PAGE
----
Stockport Express - - Leisure - ANDY CRONSHAW

THE on­set of au­tum­nal con­di­tions al­ways has me eye­ing the for­ti­fied wine sec­tions as the al­lure of some­thing sweet and warm­ing to match pud­dings and cheeses be­comes too much to re­sist.

Fur­ther­more, next week is choco­late week (Oc­to­ber 9 to 15) which may beg the eter­nal ques­tion what wine for choco­late?

Sim­i­larly, reds are needed for hefty casse­role and fire­side du­ties and I have one that more than fills those re­quire­ments.

And, as I reach a stage in life where one eye must be fixed firmly on choles­terol lev­els, tuck­ing into meat dishes and red wine must be bal­anced against the need to eat plenty of fish and veg­eta­bles.

That’s where win­ter white wines come in and strangely enough rosé.

Rosé, a wine very much as­so­ci­ated with the sum­mer, can be great with Asian dishes and the best so­lu­tion for a toma­to­based pasta dish such as am­a­tri­ciana – very much a favourite in my house­hold.

Brin­disi Rosato Vigna Flaminio, Val­lone 2016 (£7.75 Wine So­ci­ety)

The Wine So­ci­ety has an ar­ray of lovely rosé from del­i­cate cream soda Provence styles to wine with a bit more punch such as this rosé from the Sa­lento penin­sula in Puglia. (Much of it is still on spe­cial of­fer as the so­ci­ety looks to clear the shelves ahead of win­ter.)

It had just

Pel­le­grino Pas­sito di Pan­tel­le­ria 2016

enough flavour and weight to deal with the pinch of red chilli and the smoked ba­con in my am­a­tri­ciana. The nose sug­gests or­ange zest and rose water while the palate is gen­er­ous with plenty of red fruits and acid­ity. I look for­ward to try­ing it with spaghetti and prawns in tomato sauce.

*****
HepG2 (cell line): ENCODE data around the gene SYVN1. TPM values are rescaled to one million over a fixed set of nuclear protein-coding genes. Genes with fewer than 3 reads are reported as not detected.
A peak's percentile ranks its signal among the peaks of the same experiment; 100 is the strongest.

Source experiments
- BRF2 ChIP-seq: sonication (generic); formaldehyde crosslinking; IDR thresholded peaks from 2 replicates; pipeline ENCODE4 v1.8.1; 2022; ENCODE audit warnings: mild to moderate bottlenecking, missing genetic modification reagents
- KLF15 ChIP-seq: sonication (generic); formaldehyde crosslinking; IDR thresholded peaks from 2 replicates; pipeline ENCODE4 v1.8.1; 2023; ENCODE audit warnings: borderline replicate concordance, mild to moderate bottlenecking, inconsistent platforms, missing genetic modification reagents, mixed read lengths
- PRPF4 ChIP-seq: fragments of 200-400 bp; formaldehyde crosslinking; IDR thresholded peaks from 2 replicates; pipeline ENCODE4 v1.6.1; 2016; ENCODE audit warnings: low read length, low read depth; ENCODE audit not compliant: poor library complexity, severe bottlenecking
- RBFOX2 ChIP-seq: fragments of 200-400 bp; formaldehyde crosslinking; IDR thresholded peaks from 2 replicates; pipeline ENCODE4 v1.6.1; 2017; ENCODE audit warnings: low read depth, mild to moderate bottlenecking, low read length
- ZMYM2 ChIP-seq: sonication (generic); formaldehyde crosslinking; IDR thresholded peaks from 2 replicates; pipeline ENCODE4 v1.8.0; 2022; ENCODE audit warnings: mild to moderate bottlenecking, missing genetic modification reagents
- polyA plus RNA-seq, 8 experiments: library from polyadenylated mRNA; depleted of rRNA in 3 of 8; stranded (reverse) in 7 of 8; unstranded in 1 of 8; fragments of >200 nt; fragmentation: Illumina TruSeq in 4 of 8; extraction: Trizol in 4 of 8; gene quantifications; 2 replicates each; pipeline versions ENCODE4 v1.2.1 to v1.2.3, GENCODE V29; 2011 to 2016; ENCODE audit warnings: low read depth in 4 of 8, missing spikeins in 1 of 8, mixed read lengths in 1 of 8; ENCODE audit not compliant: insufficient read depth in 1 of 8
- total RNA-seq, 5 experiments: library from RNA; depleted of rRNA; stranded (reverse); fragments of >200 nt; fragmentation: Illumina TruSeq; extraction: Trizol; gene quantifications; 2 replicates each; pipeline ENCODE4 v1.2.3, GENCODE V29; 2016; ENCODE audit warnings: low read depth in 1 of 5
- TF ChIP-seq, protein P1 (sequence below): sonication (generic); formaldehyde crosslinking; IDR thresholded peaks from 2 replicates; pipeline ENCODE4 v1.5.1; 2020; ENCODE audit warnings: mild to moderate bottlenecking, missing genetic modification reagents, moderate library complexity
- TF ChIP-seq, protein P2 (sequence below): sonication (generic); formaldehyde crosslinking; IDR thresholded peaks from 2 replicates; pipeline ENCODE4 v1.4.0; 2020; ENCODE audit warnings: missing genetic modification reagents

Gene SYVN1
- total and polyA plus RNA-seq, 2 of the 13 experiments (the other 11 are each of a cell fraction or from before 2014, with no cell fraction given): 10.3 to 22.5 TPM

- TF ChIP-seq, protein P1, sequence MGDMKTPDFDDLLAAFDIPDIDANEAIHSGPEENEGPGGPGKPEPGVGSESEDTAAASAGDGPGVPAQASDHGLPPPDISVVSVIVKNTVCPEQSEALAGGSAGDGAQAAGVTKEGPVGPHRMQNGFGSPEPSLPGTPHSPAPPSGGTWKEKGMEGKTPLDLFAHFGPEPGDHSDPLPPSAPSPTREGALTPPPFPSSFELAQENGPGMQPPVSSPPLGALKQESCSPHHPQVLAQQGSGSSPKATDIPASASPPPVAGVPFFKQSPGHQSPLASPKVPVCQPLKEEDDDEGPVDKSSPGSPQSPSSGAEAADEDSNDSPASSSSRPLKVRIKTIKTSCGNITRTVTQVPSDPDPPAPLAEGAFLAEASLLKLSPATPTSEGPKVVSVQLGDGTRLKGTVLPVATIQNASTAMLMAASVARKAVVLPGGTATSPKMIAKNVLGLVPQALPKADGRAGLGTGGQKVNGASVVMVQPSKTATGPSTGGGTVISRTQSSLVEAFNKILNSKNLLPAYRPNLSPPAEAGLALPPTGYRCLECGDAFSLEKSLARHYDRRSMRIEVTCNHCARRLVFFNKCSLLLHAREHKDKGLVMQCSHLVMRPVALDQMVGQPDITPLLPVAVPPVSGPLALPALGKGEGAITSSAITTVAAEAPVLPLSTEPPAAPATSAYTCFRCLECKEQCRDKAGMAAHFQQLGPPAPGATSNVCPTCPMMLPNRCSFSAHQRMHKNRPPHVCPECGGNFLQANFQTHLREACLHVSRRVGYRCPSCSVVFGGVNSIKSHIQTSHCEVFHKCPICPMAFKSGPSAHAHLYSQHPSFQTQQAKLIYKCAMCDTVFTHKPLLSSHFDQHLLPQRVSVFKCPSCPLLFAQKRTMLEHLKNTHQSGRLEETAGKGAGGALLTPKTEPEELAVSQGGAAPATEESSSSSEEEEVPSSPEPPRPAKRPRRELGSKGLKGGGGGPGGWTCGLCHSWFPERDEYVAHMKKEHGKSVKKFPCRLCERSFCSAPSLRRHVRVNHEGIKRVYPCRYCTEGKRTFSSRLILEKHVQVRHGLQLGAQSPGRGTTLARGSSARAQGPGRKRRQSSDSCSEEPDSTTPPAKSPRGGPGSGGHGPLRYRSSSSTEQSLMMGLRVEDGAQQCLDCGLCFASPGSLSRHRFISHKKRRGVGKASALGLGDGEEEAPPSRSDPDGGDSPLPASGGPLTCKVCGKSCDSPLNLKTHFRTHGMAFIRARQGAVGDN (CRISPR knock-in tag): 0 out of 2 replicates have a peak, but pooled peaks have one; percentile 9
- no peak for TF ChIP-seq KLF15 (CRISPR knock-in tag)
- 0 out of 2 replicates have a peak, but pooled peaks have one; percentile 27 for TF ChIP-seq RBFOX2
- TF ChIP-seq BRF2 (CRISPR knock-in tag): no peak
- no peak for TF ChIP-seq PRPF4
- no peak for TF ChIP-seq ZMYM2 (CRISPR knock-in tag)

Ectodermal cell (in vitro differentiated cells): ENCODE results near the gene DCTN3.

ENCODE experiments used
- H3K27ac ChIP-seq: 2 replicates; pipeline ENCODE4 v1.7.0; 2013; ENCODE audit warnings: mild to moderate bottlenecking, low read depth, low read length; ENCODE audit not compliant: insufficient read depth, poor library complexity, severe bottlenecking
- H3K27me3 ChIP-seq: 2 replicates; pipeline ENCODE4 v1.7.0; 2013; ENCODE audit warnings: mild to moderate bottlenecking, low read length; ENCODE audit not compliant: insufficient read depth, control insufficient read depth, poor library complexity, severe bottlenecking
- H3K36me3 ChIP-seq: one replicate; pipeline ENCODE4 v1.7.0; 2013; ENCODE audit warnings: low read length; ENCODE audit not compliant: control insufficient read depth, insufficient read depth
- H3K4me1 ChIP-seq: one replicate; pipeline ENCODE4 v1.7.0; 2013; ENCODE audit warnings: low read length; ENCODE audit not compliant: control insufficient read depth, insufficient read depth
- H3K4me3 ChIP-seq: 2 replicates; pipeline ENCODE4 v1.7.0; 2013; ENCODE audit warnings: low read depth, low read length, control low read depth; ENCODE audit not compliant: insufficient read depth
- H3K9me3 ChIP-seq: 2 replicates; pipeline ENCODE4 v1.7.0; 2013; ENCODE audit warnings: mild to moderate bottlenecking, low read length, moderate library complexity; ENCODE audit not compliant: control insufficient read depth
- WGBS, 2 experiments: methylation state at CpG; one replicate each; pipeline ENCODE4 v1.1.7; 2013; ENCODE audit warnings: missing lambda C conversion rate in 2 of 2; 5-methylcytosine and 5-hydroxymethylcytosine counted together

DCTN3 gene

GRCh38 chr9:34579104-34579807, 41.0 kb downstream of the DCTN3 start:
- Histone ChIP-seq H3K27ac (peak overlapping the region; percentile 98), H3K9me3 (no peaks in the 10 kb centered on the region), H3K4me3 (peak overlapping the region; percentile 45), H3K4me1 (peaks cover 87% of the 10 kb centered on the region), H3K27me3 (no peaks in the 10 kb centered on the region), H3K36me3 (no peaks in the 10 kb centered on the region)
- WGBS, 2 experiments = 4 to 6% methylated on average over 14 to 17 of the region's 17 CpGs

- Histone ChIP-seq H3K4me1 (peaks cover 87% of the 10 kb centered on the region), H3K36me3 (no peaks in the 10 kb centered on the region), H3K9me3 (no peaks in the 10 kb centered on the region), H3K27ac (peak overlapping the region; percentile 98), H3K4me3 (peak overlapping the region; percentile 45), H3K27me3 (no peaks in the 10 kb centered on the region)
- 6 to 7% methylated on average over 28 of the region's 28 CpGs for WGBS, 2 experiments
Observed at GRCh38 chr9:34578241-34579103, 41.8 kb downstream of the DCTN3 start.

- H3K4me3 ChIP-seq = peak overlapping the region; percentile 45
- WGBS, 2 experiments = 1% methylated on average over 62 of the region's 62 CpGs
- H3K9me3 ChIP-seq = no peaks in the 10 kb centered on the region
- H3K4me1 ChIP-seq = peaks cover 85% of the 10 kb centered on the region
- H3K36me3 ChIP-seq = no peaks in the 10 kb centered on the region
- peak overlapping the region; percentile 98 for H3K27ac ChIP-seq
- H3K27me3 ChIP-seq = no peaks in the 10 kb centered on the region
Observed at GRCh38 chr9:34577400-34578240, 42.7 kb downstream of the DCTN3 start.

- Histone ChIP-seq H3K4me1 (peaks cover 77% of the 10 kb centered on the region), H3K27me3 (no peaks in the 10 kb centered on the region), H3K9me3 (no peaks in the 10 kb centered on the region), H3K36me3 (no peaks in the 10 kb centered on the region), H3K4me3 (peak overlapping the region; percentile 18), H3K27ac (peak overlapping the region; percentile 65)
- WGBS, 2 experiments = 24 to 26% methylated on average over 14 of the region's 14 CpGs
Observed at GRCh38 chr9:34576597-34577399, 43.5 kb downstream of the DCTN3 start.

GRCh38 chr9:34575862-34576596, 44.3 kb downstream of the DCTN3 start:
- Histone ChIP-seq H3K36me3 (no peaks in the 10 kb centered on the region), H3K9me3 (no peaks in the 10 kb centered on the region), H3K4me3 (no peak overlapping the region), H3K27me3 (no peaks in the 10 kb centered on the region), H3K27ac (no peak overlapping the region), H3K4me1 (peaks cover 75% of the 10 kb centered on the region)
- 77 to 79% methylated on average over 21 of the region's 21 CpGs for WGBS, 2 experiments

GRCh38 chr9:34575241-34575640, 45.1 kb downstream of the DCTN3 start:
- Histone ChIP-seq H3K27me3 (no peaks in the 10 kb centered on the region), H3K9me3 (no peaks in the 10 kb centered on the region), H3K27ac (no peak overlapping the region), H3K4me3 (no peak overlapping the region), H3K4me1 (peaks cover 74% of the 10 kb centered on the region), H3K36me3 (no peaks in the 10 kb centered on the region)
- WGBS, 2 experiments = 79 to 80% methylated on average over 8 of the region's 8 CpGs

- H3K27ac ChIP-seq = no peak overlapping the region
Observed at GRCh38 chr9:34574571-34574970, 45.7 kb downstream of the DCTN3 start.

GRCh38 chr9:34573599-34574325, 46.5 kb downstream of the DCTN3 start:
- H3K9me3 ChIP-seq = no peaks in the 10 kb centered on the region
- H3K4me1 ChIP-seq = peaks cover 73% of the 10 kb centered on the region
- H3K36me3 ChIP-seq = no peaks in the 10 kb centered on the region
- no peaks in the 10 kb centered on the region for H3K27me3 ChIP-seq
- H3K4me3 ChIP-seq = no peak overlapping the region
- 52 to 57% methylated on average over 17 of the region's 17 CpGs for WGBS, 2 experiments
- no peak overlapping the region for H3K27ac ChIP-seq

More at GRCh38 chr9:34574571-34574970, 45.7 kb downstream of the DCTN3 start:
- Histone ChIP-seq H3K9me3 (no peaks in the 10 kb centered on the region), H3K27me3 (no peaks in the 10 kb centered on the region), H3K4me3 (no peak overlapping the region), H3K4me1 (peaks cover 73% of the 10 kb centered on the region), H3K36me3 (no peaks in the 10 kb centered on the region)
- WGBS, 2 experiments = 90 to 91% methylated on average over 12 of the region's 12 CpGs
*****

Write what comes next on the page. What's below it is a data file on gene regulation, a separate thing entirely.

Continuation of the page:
Gui­gal Côtes du Rhône Blanc 2015 (£13.99 from Fen­wick Ltd, The Fram­ling­ham Wine Shop, Swift Wines, Ital­ian Con­ti­nen­tal Stores, Bub­bles And Wine Ltd, Di­rect Wines, Ama­zon)

Rhône whites can make the per­fect win­ter wines and this one made a su­perb match for a punchy Ibe­rian style dish of cod cheeks with spinach and chick­peas laced with fresh red chilli and saf­fron.

It’s a blend of six va­ri­eties, with Viog­nier mak­ing up 65pc and the rest taken up by a heady mix of marsanne, clairette, bour­boulenc and gre­nache blanc.

It makes for an ex­ot­i­cally spicy white but one that re­tains fresh­ness and acid­ity across its peach-laden palate. Sump­tu­ous and sat­is­fy­ing.

Alto Rouge 2014 (£9.50 Mor­risons)

A clas­sic New World red made in South Africa from Caber­net Franc, Caber­net Sau­vi­gnon, Shi­raz and Mer­lot. Spicy vanila and leather on the nose with plums and dam­sons in the mouth, this is not a hugely com­plex wine but is sat­is­fy­ing nev­er­the­less and a nice wine to crack open on a chilly night.

Pel­le­grino Pas­sito di Pan­tel­le­ria DOC 2016 RRP (£11.49 (37.5cl) from Ama­zon, Camp­bells of Ley­burn, D.Byrne & Co. 2015 vin­tage from Eton Vint­ners, Wine­man, South Downs Cel­lars)

My first taste of Pas­sito di Pan­tel­le­ria, (Pan­tel­le­ria be­ing an is­land off the south west coast of Si­cily) came in the form of Don­nafu­gato’s Ben Rye, and this is equally de­li­cious. Made from the Zibibbo grape, the wine is made by plac­ing the grapes in a dry­ing room much like Amarone or Valpo­li­cella ri­passo.

The grapes gain a sweet raisin char­ac­ter after be­ing dried for 30 days and make for a sticky dessert wine which you can match with choco­late pud­dings.

How­ever, you may find you’ll en­joy this pas­sito even more on its own or with Gor­gonzola and fruit.

“You may find you’ll en­joy this pas­sito even more with Gor­gonzola and fruit”

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